A: I definitely consider myself a filmmaker first and foremost, although I realize that my film and video work hasn't been as consistent an output as my music. I have/had a recurring series based on my original "Lip Heads" short that I may/may not return to later on down the road. Animation is a fantastic field, and I have enormous respect for people who choose that road, but it's definitely not a main focus of mine. Other than that, I do the occasional short film, sketch, and music video, not to mention I try to get away with as much live-action on Newgrounds as I can.
Q: What is in your opinion, the definition of music?
A: Music's, like, whatever man.
I'm not sure how to answer this - it's such an odd question. We are living in a time where there is so much intermingling of audio and creativity on the internet. SO much. So when I listen through audio tracks, and something very very weird pops up, my immediate thought isn't even "is this music?", but rather "is it cool?"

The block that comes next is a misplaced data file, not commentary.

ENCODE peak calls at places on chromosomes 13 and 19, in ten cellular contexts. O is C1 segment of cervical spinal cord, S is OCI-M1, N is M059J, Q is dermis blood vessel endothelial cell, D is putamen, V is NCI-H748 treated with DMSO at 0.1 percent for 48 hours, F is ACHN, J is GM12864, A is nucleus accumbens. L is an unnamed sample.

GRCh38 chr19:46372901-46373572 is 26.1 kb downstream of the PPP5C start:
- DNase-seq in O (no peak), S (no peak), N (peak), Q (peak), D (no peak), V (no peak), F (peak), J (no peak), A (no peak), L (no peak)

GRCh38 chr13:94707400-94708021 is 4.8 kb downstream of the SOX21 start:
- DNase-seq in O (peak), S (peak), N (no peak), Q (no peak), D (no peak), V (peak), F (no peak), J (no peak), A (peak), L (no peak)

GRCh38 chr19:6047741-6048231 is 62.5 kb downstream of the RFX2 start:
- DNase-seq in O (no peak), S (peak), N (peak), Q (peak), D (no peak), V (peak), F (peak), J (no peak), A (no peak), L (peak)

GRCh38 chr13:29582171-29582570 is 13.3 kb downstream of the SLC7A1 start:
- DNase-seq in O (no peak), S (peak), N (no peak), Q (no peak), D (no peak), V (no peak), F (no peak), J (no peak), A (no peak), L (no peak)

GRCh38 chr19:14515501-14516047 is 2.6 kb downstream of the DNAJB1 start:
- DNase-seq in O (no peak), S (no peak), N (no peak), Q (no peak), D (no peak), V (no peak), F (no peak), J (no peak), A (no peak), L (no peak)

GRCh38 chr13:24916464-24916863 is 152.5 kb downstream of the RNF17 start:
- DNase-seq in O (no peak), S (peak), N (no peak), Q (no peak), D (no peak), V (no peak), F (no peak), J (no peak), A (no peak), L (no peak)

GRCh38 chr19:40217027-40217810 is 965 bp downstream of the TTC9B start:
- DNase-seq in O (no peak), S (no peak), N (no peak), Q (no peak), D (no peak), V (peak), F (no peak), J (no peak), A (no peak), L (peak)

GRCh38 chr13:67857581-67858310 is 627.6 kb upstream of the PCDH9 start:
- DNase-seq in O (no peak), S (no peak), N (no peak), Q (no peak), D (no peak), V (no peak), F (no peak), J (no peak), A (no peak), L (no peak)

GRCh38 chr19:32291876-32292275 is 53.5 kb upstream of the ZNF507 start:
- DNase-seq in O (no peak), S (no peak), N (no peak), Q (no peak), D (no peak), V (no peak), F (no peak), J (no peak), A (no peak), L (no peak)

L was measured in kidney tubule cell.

So if I had to give a more specific definition, music's whatever is cool, at least to me.
On an unrelated note - "Is This Music?" by Teenage Fanclub is one of my favorite tracks ever. I'm going to make a movie just so I can have that song roll over the credits.
Q: What can we expect from littlbox in the future?
A: A lot...just not for a while.
I'm currently in film school right now, and it's the first time in a very long time where my main priority isn't what I'm going to publish online. As a result, I'm taking the time to play around with ideas, to find what purpose drives me, to hang out with cool people irl (albeit in masks).
Of course, the biggest thing I'm working on right now is Your Friend Logan, a documentary on the brilliant and late Logan Whitehurst. We've had to delay production to next summer due to COVID, but I'm still excited for this project, and I can't wait until we hit the road and start interviewing people.
So basically, I'm taking a time out to be Conner for a while. But when littlbox does come back, you better be ready. :)
littlbox is a musician I had not heard about until this contest began. HIs music pulled me in pretty quickly though. Shortly after I concluded this interview, littlbox begun being invited onto different podcasts to talk more about competing in the Art-Inspired Music Contest, his music experience, and just himself in general. I just absolutely love hearing him talk about music. He could have his own music class honestly.
[ PART 1 | PART 2 ]
The Interviewer is a part of Dohn's Desk Productions